Financial Planning for Millennials
If you are in your 20s and 30s, you are probably encumbered by student debts. You probably have credit cards and other loans, and it is not unfair to say your personal finances could be in better shape.
That said, savings towards your retirement is a must have and should not be neglected. Although you may feel saving now for money you will access in four to five decades time is ridiculous, the good news is that retirement planning is easier than you think and it can be juggled around your current debts.
Free Money from your Employer
If your employer contributes to a pension scheme, even if it seems like a tiny sum, it is advantageous to you. The system works by matching your contributions to a maximum percentage. Worst case scenario the ceiling is 1 or 2% of your pension contribution although some employers offer a better deal.
Nonetheless, a 1% contribution is still free cash. Take advantage of all pension contributions your employers give you.
Start as Young as Possible
A key aspect of pensions is that the younger you are when you start one the better your pension will be when you retire. This can avoid horrible pitfalls of having no money when you leave the working world in your 70s. Finance experts advocate that saving 10% of your salary towards your pension is best. Increasing this percentage as your salary improves.
Most of your pension contributions via an employer will be automatic. This is good because you do not see the money in your bank account and you do not have to think about actually saving the money. If you wanted to invest further consider contributing to financial vehicles such as mutual funds and stocks.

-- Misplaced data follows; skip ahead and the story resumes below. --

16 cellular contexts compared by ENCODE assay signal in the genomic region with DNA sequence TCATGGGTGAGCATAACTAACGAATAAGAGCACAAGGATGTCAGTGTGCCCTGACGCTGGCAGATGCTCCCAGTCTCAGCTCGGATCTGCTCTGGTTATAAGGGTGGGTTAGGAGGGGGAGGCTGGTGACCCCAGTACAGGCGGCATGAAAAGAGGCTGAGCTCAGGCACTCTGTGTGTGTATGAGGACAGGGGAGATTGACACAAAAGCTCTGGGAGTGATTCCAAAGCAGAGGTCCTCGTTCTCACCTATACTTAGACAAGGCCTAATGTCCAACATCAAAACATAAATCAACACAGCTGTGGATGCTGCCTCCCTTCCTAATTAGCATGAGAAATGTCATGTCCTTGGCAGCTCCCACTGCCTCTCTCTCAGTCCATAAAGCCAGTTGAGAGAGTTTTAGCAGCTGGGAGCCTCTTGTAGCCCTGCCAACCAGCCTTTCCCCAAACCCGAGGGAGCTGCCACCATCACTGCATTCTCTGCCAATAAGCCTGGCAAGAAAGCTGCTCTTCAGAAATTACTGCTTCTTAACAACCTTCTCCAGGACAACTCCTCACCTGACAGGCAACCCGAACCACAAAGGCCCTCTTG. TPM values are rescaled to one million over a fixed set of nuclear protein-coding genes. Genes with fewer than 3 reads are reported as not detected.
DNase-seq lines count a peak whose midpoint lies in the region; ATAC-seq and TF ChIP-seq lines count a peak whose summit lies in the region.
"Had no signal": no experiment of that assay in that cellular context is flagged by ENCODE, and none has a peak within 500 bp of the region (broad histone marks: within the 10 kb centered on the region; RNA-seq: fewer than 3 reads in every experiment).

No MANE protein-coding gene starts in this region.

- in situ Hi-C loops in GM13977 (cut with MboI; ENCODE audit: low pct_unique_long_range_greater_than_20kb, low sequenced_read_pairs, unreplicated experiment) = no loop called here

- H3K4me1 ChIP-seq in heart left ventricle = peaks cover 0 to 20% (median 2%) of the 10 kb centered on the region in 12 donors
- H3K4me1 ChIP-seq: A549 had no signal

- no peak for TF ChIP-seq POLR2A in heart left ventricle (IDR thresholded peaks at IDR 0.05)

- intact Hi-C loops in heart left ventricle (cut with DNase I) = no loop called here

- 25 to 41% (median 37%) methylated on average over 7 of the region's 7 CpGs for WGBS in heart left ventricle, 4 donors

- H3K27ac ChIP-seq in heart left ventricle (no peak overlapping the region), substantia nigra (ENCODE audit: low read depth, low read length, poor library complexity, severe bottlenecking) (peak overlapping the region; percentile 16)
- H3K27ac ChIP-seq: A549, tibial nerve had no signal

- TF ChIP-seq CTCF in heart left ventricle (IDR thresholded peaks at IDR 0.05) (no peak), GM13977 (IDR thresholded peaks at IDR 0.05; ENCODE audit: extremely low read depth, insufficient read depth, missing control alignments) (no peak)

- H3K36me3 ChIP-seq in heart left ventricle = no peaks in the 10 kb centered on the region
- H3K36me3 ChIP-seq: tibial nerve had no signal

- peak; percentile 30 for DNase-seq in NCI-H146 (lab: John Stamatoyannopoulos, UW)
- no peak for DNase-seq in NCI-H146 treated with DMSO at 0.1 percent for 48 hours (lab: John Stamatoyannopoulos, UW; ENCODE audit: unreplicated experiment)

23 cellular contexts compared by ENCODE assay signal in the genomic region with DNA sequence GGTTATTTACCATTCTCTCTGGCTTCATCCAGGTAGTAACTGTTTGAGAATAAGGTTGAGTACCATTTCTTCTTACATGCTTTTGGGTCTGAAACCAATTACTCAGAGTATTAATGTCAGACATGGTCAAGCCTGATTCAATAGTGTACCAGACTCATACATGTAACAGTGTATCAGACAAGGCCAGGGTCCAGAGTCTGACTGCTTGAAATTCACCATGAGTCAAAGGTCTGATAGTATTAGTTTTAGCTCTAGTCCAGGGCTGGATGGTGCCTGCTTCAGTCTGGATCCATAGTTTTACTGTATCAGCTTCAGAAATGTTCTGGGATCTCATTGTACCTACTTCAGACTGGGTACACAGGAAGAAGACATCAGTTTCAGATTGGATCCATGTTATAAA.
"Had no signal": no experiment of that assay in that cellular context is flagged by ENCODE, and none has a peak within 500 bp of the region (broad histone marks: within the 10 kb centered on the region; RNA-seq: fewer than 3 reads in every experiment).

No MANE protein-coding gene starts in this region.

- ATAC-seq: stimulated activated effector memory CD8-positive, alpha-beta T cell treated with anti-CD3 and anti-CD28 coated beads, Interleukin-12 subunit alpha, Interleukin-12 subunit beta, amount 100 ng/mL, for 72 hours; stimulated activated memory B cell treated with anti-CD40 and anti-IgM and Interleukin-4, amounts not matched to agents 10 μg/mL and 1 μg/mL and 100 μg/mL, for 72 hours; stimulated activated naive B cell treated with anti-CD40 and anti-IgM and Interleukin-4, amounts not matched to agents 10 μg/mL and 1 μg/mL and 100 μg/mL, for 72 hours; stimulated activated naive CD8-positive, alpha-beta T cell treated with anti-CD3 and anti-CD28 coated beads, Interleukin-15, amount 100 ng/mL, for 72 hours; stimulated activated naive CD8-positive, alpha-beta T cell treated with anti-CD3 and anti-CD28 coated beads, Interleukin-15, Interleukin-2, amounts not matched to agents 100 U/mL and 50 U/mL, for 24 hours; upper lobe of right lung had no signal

Investing in the Stock Market
Although there are plenty of horror stories of investors losing ‘everything’ playing the stock market, there are plenty of good financial products available which minimise risks, and are designed to be used over the long term. This is perfect for retirement planning, as any dip in performance will be compensated over time.
Adopt Good Financial Habits
If you can adopt healthy financial habits in your twenties, you will have a better retirement. For example, if you spend £3 per day on a cup of coffee, over time this adds up. Over the course of a year that is £780. In five years that’s £3900. The moral here is that buying things you do not need is not a good idea. If you put that coffee money into your pension or another financial investment vehicle, in ten years you’d have over £7500 invested working away behind the scenes.
It is a good idea to use apps or go old school and write down where you spend your money. This will help you cut out the frivolous spending, and have more money for retirement.
Use a Financial Adviser
To make sense of financial products it is a good policy to use the services of a financial adviser. They can make your investments achieve their potential and give you the best possible returns for your retirement.